DESCRIPTION (provided by applicant): An estimated 20-30% of people exposed to traumatic events develop post-traumatic stress disorder (PTSD), and 1.64 million US troops have been deployed in guerilla-type combat (Operations Enduring Freedom and Iraqi Freedom) that have a high level of unpredictable and recurring exposures to traumatic events. Thus, it is not surprising that PTSD inflicts rising costs to the Veteran's Administration and society, in general, due to loss of productivity and quality of life. The VA costs associated with paying PTSD-related disability have been steadily rising since 1999, and the treatment costs for personnel with PTSD returning from combat in 2005 were estimated to be nearly $205 million. It is clear that decreasing the number of veterans requiring treatment for PTSD would decrease VA costs associated with this disorder, not to mention increasing the quality of life for many veterans. Importantly, a previous history of PTSD or other anxiety disorders renders some people more susceptible to developing PTSD after subsequent traumatic events. Therefore, the large number of veterans with PTSD or with PTSD susceptibility, are more likely to develop PTSD when they experience non-combat trauma, such as auto accidents, assault, and natural disasters. Therefore, identifying susceptibility and ways to prevent it could decrease PTSD-associated VA costs. Understanding the risk factors for developing PTSD can help reduce the probability of occurrence after experiencing emotional trauma. The goal of this grant is to investigate whether altered hippocampal function is a risk factor or a consequence of experiencing a traumatic event that leads to a PTSD-like behavioral phenotype. If it is a risk factor, as our preliminary data suggest, it can be used as a neurofunctional marker of susceptibility. In these investigations, we will apply two indispensable tools. The first is a novel behavioral model we recently developed to pre-classify rats as susceptible or resistant to developing a PTSD-like phenotype (impaired extinction, lasting elevated startle response) before they experience emotional trauma (fear conditioning). The second tool is the sensitive cellular imaging method, co-developed by the PI, which can assess both size and overlap of neuronal ensembles activated by two distinct behavioral events. Aim 1 will investigate whether expression of plasticity-associated immediate-early genes, Arc and Homer 1a, in the hippocampal system is altered in susceptible compared to resistant rats before experiencing a traumatic event, as will be predicted if altered hippocampal function is a risk factor and not a consequence of PTSD. Size and overlap of ensembles activated by each of two exploration events will be assessed, along with neuronal density. A second experiment will test whether altered hippocampal function can lead to PTSD-like behaviors by attenuating Arc/H1a expression in resistant rats and then testing their fear extinction and lasting elevation in acoustc startle. Aim 2 will test whether altered encoding of a traumatic event, at the neural systems level, is part of the pathophysiology of a PTSD-like phenotype by assessing Arc/H1a expression in susceptible and resistant rats after they experience emotional trauma. Aim 3 will test whether the PTSD-like phenotype of susceptible rats can be reversed with 'cognitive exercise' known to engage the medial prefrontal cortex and hippocampus. Combined, this work will make fundamental discoveries about the role of the hippocampal system in the etiology of PTSD. The finding will inform future studies of how to design objective, within-subject tests for susceptibilty that will not depend on self-reporting and may be used as a supplemental tool in diagnosing PTSD. Findings from Aim 3 will suggest investigating treatments to confer resilience that have a high compliance rate, as they will be low-stress.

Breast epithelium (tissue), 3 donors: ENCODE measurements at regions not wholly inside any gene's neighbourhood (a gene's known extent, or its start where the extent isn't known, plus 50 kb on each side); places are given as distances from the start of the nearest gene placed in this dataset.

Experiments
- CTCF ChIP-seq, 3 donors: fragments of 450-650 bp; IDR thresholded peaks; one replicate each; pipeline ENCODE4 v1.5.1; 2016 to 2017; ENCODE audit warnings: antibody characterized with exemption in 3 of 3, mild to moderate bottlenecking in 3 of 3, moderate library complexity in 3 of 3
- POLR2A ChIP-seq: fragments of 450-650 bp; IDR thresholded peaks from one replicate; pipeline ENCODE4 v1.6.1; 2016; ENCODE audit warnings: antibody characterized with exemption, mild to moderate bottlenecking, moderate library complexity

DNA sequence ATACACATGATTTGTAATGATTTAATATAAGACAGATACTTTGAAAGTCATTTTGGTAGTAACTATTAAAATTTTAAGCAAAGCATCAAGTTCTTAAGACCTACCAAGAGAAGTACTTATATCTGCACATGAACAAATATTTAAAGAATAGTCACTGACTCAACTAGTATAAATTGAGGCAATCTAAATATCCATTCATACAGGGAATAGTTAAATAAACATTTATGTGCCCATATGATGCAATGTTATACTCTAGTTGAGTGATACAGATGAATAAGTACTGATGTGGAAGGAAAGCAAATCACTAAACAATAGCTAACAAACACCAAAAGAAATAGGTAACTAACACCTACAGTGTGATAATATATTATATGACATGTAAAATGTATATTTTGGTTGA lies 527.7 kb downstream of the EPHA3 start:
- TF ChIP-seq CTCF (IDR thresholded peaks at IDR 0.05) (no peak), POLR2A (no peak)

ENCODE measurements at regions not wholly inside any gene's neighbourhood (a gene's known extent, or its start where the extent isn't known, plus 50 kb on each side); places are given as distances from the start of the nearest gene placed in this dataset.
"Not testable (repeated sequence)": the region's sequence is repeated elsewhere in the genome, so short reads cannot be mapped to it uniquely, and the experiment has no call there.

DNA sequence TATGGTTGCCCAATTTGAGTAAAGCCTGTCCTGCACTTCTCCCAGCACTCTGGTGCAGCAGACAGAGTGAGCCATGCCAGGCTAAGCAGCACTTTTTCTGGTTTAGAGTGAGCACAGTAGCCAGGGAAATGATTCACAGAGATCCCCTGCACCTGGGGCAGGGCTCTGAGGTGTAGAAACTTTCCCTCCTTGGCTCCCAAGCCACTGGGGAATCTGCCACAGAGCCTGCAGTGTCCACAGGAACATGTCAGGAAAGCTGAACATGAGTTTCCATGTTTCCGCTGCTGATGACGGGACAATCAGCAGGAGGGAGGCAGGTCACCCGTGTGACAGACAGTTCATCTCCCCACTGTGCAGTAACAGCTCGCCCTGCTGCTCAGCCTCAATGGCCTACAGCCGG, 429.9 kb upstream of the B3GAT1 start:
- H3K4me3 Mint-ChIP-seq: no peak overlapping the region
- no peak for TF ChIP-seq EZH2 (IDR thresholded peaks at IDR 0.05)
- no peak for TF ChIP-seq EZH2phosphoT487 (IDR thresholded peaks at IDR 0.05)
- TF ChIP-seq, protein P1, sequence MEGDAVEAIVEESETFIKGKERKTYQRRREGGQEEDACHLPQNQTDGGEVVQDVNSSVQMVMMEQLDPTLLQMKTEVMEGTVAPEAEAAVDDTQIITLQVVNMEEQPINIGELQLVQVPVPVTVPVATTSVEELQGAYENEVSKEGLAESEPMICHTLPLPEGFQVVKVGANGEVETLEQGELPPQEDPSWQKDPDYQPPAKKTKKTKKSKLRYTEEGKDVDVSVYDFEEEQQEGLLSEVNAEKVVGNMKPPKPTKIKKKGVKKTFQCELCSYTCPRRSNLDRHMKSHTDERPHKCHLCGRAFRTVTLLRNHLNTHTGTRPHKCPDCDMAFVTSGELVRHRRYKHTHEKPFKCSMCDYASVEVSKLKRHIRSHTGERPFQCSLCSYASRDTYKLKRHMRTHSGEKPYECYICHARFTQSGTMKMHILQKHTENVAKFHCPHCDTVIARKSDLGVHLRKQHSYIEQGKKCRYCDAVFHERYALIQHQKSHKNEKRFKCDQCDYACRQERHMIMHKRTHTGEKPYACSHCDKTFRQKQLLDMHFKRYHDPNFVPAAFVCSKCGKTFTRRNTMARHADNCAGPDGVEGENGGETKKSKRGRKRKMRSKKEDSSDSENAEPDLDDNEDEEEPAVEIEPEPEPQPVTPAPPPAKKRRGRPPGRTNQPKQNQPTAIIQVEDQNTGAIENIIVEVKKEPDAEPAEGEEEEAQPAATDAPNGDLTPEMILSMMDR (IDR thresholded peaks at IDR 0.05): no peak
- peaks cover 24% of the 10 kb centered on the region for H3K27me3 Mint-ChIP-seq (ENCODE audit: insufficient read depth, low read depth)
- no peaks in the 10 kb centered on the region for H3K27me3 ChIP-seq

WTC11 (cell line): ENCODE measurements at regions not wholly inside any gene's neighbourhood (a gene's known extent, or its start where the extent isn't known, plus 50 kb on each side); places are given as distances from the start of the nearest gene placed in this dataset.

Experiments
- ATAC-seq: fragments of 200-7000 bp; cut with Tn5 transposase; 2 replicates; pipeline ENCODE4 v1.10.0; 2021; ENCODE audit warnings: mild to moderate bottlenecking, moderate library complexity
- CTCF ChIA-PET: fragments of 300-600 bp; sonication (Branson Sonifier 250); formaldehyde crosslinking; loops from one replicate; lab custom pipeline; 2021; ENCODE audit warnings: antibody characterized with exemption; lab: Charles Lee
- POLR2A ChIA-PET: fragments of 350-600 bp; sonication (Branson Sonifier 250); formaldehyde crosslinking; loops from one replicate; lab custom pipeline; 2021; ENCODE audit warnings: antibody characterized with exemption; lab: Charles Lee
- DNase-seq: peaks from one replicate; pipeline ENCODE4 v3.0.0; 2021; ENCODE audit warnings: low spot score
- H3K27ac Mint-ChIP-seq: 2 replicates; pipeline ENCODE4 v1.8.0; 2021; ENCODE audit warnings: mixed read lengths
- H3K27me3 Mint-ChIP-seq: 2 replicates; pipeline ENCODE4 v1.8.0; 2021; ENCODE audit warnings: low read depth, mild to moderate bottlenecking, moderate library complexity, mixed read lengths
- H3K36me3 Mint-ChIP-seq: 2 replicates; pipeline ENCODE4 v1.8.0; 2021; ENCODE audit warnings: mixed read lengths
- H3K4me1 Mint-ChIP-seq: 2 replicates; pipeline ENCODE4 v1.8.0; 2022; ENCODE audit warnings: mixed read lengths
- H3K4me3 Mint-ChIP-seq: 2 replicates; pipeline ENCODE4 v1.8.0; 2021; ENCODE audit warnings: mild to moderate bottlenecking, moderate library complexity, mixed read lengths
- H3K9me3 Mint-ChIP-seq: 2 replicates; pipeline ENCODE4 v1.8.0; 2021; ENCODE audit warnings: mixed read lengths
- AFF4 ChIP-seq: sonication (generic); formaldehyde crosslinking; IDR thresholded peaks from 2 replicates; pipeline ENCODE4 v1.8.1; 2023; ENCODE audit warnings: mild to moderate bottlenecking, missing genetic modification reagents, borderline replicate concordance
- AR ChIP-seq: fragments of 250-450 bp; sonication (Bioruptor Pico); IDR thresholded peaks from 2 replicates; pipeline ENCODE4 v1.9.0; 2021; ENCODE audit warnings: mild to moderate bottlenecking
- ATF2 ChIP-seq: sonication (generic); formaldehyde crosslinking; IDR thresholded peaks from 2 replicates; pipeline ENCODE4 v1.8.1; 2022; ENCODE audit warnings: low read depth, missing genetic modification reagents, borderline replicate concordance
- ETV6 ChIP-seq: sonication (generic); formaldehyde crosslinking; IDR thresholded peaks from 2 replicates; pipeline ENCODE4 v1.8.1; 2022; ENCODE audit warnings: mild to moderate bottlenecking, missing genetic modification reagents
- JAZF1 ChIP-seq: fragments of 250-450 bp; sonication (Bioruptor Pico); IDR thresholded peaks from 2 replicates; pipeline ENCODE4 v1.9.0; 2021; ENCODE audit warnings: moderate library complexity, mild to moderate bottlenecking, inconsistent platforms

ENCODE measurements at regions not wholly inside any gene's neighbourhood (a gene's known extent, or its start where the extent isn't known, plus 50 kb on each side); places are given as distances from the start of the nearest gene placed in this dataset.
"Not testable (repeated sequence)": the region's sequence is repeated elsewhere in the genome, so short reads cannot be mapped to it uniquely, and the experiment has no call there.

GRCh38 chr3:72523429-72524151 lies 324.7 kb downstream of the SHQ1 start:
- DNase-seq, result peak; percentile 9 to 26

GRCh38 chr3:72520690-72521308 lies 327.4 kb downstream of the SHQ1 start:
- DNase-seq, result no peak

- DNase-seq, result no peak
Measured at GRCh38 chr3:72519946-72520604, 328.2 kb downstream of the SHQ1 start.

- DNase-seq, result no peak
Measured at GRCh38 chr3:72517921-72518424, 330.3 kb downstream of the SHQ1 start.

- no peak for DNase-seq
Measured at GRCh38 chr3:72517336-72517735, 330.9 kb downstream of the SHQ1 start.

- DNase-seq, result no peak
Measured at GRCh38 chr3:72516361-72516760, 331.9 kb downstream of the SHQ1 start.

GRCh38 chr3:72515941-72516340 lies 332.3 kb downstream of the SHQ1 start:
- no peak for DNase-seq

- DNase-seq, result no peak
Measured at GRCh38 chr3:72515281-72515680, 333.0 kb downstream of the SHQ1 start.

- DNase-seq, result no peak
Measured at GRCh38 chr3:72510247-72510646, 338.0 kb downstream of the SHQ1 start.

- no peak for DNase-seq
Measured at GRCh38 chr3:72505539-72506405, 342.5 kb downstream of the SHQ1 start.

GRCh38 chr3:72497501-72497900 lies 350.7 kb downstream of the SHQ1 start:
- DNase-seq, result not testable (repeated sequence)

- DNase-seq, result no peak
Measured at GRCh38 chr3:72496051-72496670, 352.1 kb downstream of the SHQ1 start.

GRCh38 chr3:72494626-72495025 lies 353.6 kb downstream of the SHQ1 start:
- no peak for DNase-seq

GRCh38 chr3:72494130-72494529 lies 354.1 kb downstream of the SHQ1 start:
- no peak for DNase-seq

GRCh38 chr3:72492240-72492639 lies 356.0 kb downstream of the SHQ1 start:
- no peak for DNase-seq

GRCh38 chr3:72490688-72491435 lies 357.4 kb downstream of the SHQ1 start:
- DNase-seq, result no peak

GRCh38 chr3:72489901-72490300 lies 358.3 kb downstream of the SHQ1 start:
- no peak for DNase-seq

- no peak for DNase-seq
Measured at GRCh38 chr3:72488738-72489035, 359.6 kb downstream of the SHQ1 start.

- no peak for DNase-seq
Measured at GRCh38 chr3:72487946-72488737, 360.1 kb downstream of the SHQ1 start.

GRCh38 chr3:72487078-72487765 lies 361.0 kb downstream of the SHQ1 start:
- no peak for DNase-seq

|Effective start/end date||4/1/13 → 3/31/17|
- National Institutes of Health
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